BISD students earn high school, college credits

by / 0 Comments / 158 View / April 14, 2015

Special to the Journal

Through partnerships with the University of Mary Hardin-Baylor, Temple College, the Texas Bioscience Institute and the University of Texas-Permian Basin, Belton ISD juniors and seniors can take classes that allow them to earn high school and college credit simultaneously. More than 200 students are enrolled in the “dual credit” courses this year.

To be eligible to enroll, a student must be in either the junior or senior year of high school. He or she must also complete an application to the college or university and receive a score on the SAT, ACT or Texas Success Initiative that exceeds minimums set by the institution of higher education.

In the last five years, the number of Belton ISD students enrolled in dual credit courses has grown from 125 during the 2010-2011 school year to 222 in 2014-2015. This year, high school juniors and seniors could earn up to 1,995 college credits.
“Our mission is to provide an education that challenges all of our students to excel. Through these partnerships, we’re giving students the opportunity to get a jump start on their college education while completing their high school coursework,” said Randy Pittenger, board president.

For students taking dual credit classes through the Texas Bioscience Institute, it’s possible to earn an associate’s degree while completing the requirements for their high school diploma.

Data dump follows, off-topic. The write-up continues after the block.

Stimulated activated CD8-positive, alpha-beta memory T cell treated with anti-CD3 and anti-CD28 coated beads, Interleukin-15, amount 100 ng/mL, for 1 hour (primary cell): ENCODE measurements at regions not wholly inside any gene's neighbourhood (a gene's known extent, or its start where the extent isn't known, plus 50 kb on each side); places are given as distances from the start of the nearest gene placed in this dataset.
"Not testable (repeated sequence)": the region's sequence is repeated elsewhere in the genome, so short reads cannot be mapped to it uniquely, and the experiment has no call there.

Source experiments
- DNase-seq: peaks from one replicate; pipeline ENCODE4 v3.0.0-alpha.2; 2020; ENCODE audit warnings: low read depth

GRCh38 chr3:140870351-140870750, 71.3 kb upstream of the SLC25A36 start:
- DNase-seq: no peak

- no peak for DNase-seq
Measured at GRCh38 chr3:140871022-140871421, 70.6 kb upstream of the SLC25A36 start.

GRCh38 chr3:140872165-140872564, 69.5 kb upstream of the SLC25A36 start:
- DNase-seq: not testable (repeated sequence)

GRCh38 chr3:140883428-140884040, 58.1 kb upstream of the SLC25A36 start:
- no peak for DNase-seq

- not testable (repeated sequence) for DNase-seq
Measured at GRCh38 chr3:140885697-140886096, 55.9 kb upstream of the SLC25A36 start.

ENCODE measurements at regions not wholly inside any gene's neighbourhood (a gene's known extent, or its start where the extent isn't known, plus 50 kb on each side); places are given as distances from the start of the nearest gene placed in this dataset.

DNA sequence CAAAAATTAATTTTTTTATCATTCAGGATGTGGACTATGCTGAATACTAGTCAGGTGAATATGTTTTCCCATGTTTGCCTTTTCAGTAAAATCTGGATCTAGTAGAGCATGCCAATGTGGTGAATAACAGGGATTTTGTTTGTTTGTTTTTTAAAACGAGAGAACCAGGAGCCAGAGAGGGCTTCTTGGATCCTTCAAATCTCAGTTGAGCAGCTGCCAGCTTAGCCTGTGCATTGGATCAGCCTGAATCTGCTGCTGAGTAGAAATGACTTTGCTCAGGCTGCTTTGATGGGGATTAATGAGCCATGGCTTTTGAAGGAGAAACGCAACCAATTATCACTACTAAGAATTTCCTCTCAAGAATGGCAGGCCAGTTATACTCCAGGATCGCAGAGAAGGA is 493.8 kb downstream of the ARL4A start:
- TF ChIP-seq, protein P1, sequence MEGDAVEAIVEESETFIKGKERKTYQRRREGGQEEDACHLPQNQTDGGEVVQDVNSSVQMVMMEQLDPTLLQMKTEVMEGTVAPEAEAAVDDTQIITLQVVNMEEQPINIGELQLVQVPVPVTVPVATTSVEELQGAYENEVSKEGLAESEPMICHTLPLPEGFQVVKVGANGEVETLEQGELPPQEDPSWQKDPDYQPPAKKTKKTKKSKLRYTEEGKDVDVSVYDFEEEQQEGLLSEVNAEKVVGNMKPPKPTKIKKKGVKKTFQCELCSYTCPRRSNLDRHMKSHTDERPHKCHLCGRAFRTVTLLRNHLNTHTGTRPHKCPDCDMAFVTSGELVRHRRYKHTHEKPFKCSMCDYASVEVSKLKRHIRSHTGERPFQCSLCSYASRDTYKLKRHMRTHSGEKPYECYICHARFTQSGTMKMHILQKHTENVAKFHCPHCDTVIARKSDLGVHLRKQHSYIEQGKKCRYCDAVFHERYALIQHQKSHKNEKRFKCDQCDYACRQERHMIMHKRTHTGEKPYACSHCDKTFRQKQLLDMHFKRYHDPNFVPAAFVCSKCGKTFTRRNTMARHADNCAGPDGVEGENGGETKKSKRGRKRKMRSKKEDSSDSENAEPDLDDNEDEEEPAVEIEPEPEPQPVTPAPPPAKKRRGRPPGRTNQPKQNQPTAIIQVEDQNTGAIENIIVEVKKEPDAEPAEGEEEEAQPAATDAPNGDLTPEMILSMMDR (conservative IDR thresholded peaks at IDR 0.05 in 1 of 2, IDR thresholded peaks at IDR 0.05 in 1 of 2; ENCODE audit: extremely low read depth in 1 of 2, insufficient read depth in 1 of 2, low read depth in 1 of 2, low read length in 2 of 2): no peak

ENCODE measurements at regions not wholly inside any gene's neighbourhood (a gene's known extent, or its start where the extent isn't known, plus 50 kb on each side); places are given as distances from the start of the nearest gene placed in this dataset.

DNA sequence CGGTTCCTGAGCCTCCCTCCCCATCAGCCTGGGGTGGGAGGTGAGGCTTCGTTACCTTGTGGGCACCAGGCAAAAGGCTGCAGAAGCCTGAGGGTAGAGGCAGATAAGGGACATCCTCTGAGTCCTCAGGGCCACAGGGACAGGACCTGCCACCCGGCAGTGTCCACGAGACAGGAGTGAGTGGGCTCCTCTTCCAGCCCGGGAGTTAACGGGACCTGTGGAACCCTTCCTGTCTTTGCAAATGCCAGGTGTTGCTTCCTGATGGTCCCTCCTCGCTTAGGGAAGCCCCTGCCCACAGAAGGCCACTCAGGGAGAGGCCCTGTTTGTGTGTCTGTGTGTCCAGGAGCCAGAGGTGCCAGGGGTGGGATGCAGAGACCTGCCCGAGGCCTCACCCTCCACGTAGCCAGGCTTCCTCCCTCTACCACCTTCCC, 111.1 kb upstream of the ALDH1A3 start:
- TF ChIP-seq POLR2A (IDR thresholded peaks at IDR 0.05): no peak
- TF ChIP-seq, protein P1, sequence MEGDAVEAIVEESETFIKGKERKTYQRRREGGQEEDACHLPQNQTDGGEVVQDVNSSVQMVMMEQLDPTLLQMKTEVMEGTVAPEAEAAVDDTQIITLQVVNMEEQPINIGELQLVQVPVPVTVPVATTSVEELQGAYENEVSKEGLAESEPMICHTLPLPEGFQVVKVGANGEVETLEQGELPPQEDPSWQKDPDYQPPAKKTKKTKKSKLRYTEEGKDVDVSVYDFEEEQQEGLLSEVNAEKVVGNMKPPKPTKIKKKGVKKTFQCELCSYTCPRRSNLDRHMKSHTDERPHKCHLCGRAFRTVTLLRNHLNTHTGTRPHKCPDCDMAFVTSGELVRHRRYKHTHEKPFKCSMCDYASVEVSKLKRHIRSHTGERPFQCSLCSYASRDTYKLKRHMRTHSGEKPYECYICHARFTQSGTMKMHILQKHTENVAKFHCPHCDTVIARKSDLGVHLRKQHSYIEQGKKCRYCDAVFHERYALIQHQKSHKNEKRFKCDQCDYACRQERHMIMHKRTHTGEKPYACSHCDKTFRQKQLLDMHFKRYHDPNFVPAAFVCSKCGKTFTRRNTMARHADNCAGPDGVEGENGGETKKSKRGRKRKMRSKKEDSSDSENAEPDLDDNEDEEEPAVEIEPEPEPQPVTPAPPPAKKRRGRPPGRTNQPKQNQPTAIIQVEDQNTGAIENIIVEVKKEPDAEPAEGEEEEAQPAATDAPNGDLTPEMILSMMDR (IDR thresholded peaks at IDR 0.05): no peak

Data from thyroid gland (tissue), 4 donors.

The institute expands Belton ISD’s partnership with Temple College to include collaboration with Scott and White Healthcare, Texas A&M Health Science Center, Central Texas Veterans Health Care System and others on a foundational education in science, technology, engineering and mathematics. It also emphasizes learning through hands-on activities and real-world projects.

This year, three Belton ISD seniors are expected to earn associate’s degrees through the institute.

“Local employers tell us that they need a workforce that’s prepared for the bioscience and medical professions. Regardless of their individual paths after graduation, our students who earn an associate’s degree through the bioscience institute will be positioned for future success,” said Dr. Susan Kincannon, superintendent.